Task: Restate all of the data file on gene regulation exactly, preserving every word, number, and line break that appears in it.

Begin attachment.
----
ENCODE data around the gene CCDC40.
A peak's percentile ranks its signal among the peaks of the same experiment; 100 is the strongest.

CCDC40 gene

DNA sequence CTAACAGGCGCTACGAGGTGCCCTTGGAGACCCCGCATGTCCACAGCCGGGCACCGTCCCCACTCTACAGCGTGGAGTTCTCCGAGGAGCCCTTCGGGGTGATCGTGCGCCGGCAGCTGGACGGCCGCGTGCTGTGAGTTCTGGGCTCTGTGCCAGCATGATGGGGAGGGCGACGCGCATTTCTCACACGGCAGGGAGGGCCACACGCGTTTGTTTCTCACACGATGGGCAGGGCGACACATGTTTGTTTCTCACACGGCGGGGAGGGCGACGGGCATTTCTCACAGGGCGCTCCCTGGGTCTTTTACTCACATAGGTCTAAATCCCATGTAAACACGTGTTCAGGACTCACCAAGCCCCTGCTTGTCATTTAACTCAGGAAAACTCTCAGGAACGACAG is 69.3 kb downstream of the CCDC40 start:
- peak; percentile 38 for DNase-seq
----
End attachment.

ENCODE data around the gene CCDC40.
A peak's percentile ranks its signal among the peaks of the same experiment; 100 is the strongest.

CCDC40 gene

DNA sequence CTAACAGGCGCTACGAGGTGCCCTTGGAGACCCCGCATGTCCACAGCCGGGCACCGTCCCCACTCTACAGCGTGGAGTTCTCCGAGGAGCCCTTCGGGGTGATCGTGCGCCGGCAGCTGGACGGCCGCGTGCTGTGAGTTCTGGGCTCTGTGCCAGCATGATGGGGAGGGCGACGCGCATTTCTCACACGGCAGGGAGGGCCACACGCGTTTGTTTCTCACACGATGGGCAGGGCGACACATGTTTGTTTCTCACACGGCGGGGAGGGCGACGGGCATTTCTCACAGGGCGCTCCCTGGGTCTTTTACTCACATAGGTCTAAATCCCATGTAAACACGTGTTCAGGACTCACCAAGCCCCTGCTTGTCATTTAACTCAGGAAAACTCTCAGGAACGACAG is 69.3 kb downstream of the CCDC40 start:
- peak; percentile 38 for DNase-seq